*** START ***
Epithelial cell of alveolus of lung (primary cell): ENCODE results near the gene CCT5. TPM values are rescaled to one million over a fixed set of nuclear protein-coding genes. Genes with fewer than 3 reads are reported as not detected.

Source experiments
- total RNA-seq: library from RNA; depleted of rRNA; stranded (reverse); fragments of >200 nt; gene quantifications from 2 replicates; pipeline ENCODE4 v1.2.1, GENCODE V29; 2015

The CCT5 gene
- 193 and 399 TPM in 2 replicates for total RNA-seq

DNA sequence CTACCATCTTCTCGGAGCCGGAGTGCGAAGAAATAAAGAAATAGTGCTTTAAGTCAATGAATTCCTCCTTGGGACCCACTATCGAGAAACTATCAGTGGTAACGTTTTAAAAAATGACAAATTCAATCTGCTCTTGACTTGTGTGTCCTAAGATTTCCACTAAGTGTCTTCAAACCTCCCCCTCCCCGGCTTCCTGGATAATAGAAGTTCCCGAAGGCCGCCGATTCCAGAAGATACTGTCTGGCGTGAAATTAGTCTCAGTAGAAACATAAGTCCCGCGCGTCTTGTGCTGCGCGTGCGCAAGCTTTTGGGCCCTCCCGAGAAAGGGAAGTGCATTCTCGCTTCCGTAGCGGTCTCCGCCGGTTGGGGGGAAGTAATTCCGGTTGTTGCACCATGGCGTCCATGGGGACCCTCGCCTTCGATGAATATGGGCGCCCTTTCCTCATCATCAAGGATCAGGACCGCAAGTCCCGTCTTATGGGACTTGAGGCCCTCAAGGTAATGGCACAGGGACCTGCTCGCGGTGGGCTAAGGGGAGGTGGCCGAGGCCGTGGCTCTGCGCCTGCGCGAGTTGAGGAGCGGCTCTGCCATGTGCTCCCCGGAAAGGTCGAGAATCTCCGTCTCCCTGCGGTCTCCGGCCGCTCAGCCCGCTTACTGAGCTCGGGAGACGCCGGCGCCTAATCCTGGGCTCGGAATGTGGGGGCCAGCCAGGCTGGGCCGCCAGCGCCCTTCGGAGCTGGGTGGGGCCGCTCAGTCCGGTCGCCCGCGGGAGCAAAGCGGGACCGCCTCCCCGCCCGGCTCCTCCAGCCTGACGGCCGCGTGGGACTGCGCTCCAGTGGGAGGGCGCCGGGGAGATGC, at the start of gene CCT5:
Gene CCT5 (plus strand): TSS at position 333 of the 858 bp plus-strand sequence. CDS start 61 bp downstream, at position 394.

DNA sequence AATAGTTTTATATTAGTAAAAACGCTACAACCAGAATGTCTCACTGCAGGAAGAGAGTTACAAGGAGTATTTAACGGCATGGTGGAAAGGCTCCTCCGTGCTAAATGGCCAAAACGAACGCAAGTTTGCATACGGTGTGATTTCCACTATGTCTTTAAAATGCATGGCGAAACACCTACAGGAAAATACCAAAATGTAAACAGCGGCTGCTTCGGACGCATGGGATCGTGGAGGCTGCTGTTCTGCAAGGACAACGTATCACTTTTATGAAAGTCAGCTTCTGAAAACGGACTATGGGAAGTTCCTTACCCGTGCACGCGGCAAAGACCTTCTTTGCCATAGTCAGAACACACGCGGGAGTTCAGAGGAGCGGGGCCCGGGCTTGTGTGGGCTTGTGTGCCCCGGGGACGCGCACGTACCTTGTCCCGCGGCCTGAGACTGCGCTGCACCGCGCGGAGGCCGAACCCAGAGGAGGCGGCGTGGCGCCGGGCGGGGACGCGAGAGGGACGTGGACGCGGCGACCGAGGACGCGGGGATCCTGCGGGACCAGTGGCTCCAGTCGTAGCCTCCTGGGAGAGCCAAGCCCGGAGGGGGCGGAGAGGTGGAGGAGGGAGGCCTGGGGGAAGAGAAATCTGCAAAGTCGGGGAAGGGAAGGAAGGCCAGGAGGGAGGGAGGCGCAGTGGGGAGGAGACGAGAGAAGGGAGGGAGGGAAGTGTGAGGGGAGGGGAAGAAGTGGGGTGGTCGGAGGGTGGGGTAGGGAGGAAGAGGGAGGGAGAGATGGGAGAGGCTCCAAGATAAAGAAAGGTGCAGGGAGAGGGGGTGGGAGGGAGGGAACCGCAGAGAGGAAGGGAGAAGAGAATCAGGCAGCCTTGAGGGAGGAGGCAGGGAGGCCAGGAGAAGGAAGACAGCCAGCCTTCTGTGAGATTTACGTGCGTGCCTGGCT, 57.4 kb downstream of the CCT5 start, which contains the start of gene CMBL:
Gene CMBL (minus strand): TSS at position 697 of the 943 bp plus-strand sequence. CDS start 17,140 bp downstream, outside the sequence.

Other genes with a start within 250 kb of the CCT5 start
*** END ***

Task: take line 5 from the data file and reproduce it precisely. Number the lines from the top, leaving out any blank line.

- 193 and 399 TPM in 2 replicates for total RNA-seq